The ‘key take away’ from the recently released India Solar Market Update report for the first quarter of 2020 by Mercom India are-
IREDA has plans to lend around ₹100 billion (~$1.3 billion) to the solar and wind sectors. These funds were mainly meant for power generators. Of this amount, the IREDA said it had disbursed only about ₹12 billion ($159 million), citing challenges due to the ongoing coronavirus crisis.
Renewable project development has also been hit hard by the ongoing crisis. The nationwide lockdown to curb the spread of the Coronavirus has disrupted supply chains, operations, and construction activity.
The government could help by making a provision to adjust tariffs which would help lenders to continue supporting these projects. If projects are delayed for too long, they become unviable, and lenders will also block the flow of funds, further delaying them.
On the Indian rooftop solar sector front, a viable model that developers could adopt would be to pool smaller rooftops projects together to increase the overall cumulative capacity of the projects.
Lenders would be much more confident funding larger projects with higher guaranteed returns. Alternatively, they could open up a medium-term line of credit and get costs reimbursed after project completion.
Another major challenge finance agencies face while funding rooftop projects is the lack of long-term weather data and monitoring solutions for these projects throughout the duration of the loan tenure so by focusing on setting up more data assessment stations, lenders would also be able to gauge the generation potential of projects, making them more open to disburse funds.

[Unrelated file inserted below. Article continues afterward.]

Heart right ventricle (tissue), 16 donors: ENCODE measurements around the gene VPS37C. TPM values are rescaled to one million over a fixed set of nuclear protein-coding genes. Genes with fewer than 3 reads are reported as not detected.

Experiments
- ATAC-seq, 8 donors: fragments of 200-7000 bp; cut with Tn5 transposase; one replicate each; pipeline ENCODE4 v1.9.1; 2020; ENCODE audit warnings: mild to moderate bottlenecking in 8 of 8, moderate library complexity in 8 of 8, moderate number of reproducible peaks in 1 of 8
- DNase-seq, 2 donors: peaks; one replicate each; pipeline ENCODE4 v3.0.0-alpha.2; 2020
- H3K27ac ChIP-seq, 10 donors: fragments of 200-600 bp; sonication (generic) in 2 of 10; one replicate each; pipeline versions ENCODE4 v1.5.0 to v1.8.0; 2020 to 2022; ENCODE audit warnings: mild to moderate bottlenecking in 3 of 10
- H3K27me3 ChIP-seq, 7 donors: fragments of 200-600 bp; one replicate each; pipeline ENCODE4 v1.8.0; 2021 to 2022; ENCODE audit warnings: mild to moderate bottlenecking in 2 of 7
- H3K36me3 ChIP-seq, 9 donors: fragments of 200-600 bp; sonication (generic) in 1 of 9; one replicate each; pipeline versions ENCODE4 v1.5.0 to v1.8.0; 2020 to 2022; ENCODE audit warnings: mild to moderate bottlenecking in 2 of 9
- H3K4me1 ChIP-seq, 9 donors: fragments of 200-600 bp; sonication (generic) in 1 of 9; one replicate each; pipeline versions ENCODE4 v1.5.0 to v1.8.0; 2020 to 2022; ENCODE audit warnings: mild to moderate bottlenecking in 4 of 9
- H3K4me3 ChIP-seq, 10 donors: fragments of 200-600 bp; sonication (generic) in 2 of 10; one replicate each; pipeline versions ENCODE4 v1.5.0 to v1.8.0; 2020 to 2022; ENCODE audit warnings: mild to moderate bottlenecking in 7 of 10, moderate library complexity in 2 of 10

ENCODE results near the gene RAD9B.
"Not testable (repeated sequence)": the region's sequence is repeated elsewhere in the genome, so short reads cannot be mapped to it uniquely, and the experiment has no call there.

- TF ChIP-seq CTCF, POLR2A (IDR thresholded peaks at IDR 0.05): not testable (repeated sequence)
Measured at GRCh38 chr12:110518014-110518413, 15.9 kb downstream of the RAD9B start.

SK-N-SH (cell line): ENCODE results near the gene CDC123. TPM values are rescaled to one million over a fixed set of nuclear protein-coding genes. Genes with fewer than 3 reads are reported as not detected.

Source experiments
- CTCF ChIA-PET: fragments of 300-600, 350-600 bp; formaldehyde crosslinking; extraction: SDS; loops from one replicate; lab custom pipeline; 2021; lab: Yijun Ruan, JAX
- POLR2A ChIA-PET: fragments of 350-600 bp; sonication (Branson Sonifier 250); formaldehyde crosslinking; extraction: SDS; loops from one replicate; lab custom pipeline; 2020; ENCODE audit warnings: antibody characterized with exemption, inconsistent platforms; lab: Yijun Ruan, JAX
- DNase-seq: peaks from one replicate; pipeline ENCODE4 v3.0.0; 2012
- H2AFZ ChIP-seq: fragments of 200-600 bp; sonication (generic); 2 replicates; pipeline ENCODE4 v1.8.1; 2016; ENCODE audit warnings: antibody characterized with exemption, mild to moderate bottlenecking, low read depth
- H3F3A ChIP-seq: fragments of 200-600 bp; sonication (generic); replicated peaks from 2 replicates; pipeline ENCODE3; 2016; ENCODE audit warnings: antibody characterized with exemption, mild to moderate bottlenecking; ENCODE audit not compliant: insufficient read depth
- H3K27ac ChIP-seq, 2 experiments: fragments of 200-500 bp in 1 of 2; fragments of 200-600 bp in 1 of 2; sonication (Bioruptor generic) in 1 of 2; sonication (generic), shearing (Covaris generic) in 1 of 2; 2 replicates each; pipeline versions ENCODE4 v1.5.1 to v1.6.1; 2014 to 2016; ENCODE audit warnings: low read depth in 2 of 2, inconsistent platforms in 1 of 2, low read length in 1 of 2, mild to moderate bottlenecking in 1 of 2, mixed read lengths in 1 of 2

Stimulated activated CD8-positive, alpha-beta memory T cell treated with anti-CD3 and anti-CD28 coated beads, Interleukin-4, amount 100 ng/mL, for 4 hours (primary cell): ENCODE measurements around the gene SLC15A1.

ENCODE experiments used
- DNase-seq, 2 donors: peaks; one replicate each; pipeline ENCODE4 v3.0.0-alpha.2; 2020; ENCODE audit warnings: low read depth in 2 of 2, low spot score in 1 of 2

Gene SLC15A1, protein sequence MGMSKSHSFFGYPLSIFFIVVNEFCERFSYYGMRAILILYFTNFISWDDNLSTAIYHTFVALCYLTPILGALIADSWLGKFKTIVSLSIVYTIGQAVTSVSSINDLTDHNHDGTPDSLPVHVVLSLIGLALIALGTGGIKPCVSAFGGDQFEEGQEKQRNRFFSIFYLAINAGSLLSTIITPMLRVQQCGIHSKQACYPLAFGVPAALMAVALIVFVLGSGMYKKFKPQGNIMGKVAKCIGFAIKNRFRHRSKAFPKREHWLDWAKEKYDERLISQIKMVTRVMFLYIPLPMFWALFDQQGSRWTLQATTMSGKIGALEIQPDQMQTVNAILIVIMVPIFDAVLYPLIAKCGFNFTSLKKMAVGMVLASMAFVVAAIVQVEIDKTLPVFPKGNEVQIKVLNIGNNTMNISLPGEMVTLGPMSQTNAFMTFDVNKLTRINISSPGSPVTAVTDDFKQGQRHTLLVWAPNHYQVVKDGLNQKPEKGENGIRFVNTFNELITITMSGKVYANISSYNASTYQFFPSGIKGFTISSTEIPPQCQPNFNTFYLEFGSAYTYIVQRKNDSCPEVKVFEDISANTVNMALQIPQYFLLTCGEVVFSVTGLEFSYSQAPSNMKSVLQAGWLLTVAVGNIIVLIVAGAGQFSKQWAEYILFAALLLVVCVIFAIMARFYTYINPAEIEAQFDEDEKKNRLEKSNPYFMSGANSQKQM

Government is also planning to introduce the Direct Benefit Transfer (DBT) facility this would allow generators to directly receive subsidies, reimbursements, and other benefits directly from the government without having to interface with DISCOMs.
The implementation of DBT would eliminate counterparty risk and would be the best long-term solution as DISCOM bailouts have not worked in the past.
Lastly, the land allotments for the projects should be separated from project development. For example, with solar and wind parks, it would be a good idea to get companies who are good at managing land and have them develop the park, the land, the infrastructure.
These companies can get paid by the developers who are going to set up a project in these parks.
This story is based on Mercom India Report -“India Solar Market Update”